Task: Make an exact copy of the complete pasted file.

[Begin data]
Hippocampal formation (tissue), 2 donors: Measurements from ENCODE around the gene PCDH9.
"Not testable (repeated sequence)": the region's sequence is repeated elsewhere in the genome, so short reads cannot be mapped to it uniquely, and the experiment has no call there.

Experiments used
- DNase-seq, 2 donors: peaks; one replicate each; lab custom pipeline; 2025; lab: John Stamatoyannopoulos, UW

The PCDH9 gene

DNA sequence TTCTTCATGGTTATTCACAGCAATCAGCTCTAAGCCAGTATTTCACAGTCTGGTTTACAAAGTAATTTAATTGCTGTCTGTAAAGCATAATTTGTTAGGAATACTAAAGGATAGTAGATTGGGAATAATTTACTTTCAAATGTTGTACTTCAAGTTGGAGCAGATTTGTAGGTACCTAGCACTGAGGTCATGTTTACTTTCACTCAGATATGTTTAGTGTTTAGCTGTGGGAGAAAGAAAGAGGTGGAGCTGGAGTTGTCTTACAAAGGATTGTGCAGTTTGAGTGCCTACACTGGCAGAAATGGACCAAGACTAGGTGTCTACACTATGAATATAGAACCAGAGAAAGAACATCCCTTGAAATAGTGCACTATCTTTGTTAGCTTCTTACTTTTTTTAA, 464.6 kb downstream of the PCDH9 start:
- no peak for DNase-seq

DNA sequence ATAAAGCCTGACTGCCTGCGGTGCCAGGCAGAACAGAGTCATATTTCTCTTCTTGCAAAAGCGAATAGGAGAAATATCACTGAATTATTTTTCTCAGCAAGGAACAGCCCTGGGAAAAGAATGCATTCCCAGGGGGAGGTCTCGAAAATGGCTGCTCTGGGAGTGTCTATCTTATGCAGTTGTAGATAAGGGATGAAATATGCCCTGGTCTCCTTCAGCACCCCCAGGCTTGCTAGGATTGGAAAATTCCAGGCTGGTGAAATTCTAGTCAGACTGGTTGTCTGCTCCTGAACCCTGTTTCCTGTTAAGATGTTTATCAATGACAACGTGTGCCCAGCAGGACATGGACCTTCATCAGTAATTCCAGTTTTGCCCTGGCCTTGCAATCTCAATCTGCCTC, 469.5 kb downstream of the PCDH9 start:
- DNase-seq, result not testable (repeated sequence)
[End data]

Hippocampal formation (tissue), 2 donors: Measurements from ENCODE around the gene PCDH9.
"Not testable (repeated sequence)": the region's sequence is repeated elsewhere in the genome, so short reads cannot be mapped to it uniquely, and the experiment has no call there.

Experiments used
- DNase-seq, 2 donors: peaks; one replicate each; lab custom pipeline; 2025; lab: John Stamatoyannopoulos, UW

The PCDH9 gene

DNA sequence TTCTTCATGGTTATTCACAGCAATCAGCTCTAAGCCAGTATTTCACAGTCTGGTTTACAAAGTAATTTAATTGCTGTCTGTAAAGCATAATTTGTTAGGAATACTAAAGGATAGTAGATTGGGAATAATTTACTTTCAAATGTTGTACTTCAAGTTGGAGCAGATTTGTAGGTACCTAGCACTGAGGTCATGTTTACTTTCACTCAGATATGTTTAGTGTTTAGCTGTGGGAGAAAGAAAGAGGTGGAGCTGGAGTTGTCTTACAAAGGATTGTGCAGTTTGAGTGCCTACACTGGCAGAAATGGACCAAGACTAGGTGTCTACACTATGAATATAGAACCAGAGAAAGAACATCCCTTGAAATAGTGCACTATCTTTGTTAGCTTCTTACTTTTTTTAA, 464.6 kb downstream of the PCDH9 start:
- no peak for DNase-seq

DNA sequence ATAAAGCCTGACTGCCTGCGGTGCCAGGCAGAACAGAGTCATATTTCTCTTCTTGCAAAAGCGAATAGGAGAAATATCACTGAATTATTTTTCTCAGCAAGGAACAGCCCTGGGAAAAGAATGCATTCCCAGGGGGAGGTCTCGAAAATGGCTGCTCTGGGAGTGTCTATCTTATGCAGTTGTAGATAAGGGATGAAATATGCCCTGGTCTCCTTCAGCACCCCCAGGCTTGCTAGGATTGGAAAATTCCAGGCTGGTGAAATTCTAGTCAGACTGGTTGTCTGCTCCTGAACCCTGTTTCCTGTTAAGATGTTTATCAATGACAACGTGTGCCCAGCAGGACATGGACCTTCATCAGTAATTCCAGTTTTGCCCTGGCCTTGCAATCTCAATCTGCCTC, 469.5 kb downstream of the PCDH9 start:
- DNase-seq, result not testable (repeated sequence)